An Officer and a Spy (J'accuse) (2019)
Polanski's formalism is perfect for this sobering account.
The title of Polanski's last film "Based On a True Story" can very well be a tagline of this one. An Officer and a Spy (or J'accuse as it is called in France) is based on Robert Harris's excellent account of the shameful true incident that exposed malignant anti-semitism in the French army. Thanks to Hollywood and its depiction, this theme has been predominantly confined to Nazi Germany, as if anti-semitism was born there and immediately perished with a despot blowing his brains in a tunnel.
It is interesting that Hollywood, even filmmakers who are proud of their heritage such as Steven Spielberg, have not bothered to take into account the racism that the Jews had to face in America after WWII. Anti-semitism in Hollywood has become a prestigious club where Academy Award hopefuls try their luck. Something which either modern filmmakers exploit to either offer entertaining alternate fictions or a cinematic race to see who recreates the Holocaust more 'realistically.'
Without implicating anyone and with just the virtue of narrating an important incident, this film offers a corrective to the above.
The irony, of course, is that it will never be released in the US.
Roman Polanski is banned from entering the US because he drugged and raped a minor. There has always been a resistance to his films getting released on moral grounds, but in the light of the #MeToo movement and, the people just being more aware, this resistance has found more strength. Carnage (2011) did not only release in the US, but it also had Hollywood actors headlining it and his last film, marketed by Sony Pictures, starred Eva Green.
It is interestingly fertile, if fetid, ground that this film is built on. Its French title is translated into English as "I Accuse". Though this phrase is taken from Emile Zola's passionate open letter to the French Army and government, where famously accused all the top brass of bigotry, in the light of the events involving the filmmaker here, the title can also be seen as Polanski pointing out the American hypocrisy (as he sees it). The director makes a rather cheeky appearance while listening to a musical performance. Whatever you think of this backstory and however it affects your decision of watching the film, Polanski certainly knows what he is doing.
There is hardly any time wasted before we are introduced to the main theme of the film:
Captain Alfred Dreyfus (an almost unrecognizable Louis Garrel) is publicly court-martialed for high treason. His loud protestations of innocence and love for his country are drowned out by anti-semitic slogans from the audience.
Part of the audience is also Colonel Picquart (Jean Dujardin) who dismisses the man's assertions as "screams of a Jew losing his gold". (The soldier is being shorn of the brass buttons on his dress). This casual comment is treated with mirth and probably even goes a long way to his being promoted to the Secret Service.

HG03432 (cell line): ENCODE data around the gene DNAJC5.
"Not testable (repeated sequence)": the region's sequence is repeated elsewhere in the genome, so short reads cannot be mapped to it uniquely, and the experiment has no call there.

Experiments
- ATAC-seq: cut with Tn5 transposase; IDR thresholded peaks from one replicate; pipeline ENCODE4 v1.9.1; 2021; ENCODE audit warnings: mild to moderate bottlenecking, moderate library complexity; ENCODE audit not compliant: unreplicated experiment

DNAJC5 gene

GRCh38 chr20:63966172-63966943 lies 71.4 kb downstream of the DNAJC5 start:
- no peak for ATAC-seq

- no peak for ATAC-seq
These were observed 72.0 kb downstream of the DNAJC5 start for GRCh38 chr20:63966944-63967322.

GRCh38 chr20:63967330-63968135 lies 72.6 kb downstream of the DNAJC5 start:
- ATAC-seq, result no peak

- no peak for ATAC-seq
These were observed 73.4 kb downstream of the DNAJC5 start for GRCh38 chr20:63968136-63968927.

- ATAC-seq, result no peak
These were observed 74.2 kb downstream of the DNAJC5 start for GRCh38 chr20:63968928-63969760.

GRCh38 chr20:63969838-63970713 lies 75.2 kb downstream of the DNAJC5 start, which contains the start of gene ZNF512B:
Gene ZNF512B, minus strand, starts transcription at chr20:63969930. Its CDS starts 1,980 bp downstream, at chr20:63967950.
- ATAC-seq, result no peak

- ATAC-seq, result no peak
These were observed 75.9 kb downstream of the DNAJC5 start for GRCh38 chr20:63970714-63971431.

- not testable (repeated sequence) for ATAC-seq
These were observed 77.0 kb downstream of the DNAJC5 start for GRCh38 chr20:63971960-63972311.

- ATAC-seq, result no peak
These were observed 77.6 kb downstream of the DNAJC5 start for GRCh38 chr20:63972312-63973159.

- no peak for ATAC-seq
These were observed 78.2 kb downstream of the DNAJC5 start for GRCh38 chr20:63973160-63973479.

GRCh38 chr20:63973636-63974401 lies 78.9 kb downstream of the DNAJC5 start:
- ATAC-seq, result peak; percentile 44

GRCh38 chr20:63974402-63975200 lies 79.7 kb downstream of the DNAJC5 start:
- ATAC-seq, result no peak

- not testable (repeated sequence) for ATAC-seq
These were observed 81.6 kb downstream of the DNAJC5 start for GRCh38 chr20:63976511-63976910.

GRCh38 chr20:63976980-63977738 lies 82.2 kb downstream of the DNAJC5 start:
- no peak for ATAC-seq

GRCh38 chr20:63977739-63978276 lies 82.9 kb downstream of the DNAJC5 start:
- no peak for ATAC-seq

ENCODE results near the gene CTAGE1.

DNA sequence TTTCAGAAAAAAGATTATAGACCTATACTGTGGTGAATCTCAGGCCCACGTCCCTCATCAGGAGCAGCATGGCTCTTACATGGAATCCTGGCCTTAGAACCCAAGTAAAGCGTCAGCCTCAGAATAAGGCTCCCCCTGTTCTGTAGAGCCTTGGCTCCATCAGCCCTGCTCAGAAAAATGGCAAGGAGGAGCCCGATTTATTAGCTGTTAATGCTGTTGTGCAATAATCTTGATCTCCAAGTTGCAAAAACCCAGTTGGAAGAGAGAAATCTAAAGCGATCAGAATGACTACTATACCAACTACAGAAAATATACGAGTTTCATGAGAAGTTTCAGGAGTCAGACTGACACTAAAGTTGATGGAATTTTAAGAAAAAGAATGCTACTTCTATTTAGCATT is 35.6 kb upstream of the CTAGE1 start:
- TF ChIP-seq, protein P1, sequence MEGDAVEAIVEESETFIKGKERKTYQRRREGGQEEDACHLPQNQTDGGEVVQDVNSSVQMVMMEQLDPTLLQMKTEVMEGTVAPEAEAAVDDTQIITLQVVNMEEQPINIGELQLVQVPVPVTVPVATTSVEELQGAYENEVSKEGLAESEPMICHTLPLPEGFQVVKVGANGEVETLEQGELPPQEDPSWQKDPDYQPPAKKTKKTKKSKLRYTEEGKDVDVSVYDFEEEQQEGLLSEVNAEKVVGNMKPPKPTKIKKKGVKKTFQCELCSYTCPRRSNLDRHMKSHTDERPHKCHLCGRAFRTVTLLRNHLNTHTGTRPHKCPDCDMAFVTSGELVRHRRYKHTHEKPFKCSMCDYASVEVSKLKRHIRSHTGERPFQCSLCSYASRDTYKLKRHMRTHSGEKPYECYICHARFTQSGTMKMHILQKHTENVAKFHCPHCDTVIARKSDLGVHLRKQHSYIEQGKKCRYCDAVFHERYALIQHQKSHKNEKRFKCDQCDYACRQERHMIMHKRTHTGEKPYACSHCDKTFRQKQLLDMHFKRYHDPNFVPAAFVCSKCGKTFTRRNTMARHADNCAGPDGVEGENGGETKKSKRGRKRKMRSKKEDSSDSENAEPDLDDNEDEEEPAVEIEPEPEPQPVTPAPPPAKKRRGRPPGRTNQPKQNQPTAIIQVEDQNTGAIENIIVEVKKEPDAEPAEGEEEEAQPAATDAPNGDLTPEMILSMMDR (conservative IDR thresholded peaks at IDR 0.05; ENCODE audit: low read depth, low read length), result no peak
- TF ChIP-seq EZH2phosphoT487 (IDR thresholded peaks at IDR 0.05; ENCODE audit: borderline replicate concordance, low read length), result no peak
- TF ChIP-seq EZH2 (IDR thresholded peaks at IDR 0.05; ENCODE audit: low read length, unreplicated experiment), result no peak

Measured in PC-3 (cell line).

Once there, Picquart reveals himself to be an attentive and diligent personality, And this is where Polanski's mastery lies. He makes us fall in line with this personality whom we found obnoxious just minutes before. Picquart is himself an anti-semitic and that is why his internal journey matters. This is also a reminder of the way the director's perennial classic Chinatown was built too. We know as much about what's going on as the lead character and we discover everything alongside.
Soon, Picquart starts making major changes in the way things have been operating and is on to a potential spy in Esterhazy. It is while investigating this man that Picquart realizes that a grave injustice has been done and there have been serious lapses in the case that has prosecuted Dreyfuss and sent him to a life of isolation on Devil's Island.
As expected, everyone from the writing expert Bertillion, a harassed looking Mathieu Amalric to Picquart's superiors, reveal themselves as indifferent and ask him to drop the case and focus on Esterhazy.
The more resistance he meets, the more determined Picquart gets to find out the truth. This is again reminiscent of Jack Nicholson's character in Chinatown. In that, he does not start finding out the truth because of the goodness of the heart but because of ego. Like him, Picquart also discovers a capacity inside him that he was earlier unaware of.
Picquart only has the sympathetic ear of his married mistress Pauline Monnier (Emmanuelle Seigner, a worldly-wise and bracing presence) but he is soon joined by others, perhaps most important out of these is the French literary giant Emile Zola (Andre Marcon). It is his clear-eyed understanding and razor-sharp power with words through a newspaper article that makes the entire nation notice the case.
The cinematography is excellent. Polanski regular Pawel Edelman keeps the contrast high yet things, like Picquart's vision of justice, are crystal clear. There appears to be a deliberate restraint by the makers to not push the film too much into a thriller or court-room drama territory. The story is treated as an account with many necessary ellipses.
This is a sly corrective to Hollywood's narrow treatment of anti-semitism, it is rich because it is born from a fertile, if fetid ground, that includes Polanski's own conduct.